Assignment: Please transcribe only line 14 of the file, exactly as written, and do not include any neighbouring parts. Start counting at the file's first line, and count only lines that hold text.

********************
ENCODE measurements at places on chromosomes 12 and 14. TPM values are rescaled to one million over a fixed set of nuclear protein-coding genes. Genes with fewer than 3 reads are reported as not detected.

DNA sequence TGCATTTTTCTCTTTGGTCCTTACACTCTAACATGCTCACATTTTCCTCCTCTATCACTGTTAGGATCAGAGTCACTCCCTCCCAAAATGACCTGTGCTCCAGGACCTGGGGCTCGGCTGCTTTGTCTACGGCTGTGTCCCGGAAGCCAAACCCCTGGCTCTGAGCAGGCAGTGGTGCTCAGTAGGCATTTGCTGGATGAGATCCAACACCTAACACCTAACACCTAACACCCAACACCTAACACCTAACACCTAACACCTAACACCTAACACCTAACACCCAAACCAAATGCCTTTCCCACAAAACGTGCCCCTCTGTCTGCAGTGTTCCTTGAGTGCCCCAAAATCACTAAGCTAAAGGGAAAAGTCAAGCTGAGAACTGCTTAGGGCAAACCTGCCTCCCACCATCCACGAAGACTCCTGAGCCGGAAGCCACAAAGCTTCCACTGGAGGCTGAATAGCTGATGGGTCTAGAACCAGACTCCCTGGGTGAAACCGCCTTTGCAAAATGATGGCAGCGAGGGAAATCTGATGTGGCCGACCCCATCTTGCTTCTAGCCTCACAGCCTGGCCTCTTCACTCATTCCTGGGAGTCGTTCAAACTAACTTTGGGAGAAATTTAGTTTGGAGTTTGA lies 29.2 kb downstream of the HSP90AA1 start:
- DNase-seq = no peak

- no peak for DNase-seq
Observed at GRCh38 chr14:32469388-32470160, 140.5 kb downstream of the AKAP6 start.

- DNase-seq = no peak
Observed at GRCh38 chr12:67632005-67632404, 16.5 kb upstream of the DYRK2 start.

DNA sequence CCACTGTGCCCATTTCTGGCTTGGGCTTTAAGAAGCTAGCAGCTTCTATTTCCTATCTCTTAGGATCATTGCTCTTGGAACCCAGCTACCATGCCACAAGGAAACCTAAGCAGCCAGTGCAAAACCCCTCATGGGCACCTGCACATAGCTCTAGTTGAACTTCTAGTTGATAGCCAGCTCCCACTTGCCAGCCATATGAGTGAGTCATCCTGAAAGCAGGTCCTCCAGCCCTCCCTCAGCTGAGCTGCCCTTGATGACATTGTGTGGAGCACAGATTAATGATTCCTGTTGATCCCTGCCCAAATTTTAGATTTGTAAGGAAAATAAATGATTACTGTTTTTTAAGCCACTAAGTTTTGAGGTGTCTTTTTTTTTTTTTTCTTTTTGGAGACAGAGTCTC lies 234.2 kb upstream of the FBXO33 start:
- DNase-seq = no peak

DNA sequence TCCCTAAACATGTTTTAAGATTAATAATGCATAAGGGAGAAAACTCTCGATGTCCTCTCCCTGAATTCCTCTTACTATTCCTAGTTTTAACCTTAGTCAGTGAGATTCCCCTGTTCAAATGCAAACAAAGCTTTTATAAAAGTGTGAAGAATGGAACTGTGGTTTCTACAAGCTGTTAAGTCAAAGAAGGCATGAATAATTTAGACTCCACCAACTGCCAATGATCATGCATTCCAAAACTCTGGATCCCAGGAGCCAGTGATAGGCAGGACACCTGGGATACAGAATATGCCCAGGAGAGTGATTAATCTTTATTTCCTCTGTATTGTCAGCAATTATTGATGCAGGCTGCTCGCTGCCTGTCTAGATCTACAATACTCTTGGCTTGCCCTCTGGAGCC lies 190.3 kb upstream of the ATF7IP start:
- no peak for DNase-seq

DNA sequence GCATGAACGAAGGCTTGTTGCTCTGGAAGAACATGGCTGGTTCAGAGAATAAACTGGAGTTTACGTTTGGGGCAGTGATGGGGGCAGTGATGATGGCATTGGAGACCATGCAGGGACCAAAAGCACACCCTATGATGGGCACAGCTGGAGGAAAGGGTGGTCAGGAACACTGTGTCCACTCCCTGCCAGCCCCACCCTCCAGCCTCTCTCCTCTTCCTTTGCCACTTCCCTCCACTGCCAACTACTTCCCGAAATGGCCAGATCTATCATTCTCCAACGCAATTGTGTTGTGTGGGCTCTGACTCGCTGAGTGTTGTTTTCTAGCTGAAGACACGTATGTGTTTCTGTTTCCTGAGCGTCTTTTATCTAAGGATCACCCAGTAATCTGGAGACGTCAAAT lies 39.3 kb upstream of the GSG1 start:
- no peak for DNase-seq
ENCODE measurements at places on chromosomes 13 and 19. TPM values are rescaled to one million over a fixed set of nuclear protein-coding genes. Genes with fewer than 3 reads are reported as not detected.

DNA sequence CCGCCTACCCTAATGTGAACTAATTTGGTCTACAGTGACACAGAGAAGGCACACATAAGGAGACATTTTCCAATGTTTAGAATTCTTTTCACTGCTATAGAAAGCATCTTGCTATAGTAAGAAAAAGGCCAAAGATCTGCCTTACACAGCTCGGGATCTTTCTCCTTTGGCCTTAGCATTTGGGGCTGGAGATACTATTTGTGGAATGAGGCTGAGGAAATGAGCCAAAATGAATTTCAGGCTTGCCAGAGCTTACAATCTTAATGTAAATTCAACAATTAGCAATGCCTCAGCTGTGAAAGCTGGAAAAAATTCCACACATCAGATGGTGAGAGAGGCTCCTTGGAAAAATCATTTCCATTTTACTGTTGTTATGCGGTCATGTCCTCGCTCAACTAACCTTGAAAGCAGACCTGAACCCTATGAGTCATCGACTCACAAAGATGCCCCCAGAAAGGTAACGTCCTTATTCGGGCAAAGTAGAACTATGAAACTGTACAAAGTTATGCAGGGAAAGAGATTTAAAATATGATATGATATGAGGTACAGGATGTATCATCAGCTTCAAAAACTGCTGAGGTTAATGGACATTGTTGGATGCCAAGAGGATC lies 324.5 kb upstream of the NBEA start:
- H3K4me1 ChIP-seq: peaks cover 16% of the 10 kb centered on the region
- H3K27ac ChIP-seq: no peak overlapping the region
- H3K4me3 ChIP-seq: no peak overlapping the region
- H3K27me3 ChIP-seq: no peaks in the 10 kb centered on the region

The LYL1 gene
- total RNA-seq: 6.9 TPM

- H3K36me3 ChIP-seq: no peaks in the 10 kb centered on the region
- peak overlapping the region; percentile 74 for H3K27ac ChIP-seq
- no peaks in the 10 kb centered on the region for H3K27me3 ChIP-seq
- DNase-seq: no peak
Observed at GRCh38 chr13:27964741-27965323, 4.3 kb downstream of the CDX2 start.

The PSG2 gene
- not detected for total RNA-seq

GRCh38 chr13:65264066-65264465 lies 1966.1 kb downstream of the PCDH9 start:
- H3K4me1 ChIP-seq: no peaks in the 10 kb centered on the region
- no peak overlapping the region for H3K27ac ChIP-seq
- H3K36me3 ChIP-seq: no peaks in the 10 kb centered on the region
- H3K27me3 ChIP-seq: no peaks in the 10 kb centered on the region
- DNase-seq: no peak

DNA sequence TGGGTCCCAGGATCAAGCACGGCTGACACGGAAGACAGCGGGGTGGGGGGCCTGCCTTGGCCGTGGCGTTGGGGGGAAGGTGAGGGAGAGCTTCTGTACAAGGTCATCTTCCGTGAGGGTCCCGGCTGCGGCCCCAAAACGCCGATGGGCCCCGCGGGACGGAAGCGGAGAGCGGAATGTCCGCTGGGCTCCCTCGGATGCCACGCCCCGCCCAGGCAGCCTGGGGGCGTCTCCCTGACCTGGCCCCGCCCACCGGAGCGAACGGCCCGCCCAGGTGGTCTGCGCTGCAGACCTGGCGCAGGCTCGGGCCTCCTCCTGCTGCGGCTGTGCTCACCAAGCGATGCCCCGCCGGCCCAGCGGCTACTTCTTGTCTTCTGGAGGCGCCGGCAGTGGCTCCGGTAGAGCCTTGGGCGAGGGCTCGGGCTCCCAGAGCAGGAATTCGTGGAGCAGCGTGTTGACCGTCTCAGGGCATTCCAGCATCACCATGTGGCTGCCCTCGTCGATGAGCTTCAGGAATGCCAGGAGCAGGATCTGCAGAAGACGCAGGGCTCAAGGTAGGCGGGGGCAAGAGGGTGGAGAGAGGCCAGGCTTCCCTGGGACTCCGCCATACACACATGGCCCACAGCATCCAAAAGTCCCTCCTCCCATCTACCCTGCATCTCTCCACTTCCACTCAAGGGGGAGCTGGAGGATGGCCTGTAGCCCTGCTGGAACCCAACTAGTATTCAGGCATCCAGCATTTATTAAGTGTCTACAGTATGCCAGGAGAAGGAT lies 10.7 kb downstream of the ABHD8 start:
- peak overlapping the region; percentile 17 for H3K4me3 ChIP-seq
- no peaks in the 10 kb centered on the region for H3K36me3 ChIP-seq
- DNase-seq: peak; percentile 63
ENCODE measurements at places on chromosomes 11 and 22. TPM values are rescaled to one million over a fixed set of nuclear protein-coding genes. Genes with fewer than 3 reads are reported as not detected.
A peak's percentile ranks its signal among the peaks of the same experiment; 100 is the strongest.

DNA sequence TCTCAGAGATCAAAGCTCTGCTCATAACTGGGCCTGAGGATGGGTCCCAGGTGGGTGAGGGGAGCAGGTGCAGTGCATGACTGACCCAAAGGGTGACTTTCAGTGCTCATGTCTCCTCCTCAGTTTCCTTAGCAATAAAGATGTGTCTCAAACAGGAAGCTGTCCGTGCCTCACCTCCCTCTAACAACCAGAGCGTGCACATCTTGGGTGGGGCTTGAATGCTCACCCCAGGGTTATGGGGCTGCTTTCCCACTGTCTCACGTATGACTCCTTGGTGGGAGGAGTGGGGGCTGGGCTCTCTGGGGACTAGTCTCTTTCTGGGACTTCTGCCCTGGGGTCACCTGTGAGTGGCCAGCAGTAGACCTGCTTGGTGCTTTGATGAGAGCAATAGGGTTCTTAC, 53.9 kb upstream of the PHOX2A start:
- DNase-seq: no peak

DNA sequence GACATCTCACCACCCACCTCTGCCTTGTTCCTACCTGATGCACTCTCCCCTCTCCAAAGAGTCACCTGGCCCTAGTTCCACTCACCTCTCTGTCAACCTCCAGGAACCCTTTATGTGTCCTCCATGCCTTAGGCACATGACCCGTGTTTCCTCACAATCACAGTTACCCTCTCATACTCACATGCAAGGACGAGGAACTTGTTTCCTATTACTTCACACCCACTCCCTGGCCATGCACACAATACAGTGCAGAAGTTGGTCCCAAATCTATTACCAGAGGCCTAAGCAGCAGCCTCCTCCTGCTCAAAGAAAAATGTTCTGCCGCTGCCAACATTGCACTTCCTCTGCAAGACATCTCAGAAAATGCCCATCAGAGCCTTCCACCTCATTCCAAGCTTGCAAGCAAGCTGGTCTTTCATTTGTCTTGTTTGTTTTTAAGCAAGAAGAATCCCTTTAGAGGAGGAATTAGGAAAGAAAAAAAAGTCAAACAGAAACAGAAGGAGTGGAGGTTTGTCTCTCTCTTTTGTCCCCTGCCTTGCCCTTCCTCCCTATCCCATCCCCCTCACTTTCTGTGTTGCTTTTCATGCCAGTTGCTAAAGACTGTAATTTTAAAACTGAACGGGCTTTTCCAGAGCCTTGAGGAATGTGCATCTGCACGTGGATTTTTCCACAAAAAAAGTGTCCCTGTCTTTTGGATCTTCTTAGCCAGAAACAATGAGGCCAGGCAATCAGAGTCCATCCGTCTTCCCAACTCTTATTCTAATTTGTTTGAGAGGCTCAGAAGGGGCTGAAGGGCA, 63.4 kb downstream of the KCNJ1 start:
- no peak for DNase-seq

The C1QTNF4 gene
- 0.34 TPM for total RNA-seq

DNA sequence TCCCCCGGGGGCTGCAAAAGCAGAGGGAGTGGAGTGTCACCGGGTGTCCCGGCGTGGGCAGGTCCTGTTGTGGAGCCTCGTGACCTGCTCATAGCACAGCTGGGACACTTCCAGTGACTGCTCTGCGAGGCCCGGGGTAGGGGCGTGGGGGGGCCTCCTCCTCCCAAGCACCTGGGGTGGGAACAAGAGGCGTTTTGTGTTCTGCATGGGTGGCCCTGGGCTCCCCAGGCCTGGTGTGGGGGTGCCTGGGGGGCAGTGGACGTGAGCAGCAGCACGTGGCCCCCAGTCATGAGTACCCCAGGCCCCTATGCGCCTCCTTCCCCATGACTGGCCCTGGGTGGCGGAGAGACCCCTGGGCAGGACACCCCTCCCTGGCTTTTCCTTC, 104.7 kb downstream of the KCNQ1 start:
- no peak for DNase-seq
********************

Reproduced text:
ENCODE measurements at places on chromosomes 13 and 19. TPM values are rescaled to one million over a fixed set of nuclear protein-coding genes. Genes with fewer than 3 reads are reported as not detected.